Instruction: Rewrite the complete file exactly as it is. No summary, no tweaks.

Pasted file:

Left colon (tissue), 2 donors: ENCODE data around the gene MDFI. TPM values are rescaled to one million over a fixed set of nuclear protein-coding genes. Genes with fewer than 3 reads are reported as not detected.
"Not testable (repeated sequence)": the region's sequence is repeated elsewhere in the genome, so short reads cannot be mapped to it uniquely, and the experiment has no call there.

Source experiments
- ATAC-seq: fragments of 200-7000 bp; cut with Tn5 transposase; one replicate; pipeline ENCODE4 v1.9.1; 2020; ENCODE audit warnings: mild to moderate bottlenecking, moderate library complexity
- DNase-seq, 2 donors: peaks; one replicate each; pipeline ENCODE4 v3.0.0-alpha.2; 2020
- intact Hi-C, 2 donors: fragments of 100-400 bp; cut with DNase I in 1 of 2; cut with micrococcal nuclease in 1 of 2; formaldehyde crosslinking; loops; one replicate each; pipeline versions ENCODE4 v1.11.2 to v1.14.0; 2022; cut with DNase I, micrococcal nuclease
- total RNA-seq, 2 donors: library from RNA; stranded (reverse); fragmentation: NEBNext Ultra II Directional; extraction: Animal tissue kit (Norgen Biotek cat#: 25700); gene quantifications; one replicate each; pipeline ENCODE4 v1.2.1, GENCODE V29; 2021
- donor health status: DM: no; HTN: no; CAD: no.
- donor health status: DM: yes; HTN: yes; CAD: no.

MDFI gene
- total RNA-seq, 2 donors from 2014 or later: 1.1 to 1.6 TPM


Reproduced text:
Left colon (tissue), 2 donors: ENCODE data around the gene MDFI. TPM values are rescaled to one million over a fixed set of nuclear protein-coding genes. Genes with fewer than 3 reads are reported as not detected.
"Not testable (repeated sequence)": the region's sequence is repeated elsewhere in the genome, so short reads cannot be mapped to it uniquely, and the experiment has no call there.

Source experiments
- ATAC-seq: fragments of 200-7000 bp; cut with Tn5 transposase; one replicate; pipeline ENCODE4 v1.9.1; 2020; ENCODE audit warnings: mild to moderate bottlenecking, moderate library complexity
- DNase-seq, 2 donors: peaks; one replicate each; pipeline ENCODE4 v3.0.0-alpha.2; 2020
- intact Hi-C, 2 donors: fragments of 100-400 bp; cut with DNase I in 1 of 2; cut with micrococcal nuclease in 1 of 2; formaldehyde crosslinking; loops; one replicate each; pipeline versions ENCODE4 v1.11.2 to v1.14.0; 2022; cut with DNase I, micrococcal nuclease
- total RNA-seq, 2 donors: library from RNA; stranded (reverse); fragmentation: NEBNext Ultra II Directional; extraction: Animal tissue kit (Norgen Biotek cat#: 25700); gene quantifications; one replicate each; pipeline ENCODE4 v1.2.1, GENCODE V29; 2021
- donor health status: DM: no; HTN: no; CAD: no.
- donor health status: DM: yes; HTN: yes; CAD: no.

MDFI gene
- total RNA-seq, 2 donors from 2014 or later: 1.1 to 1.6 TPM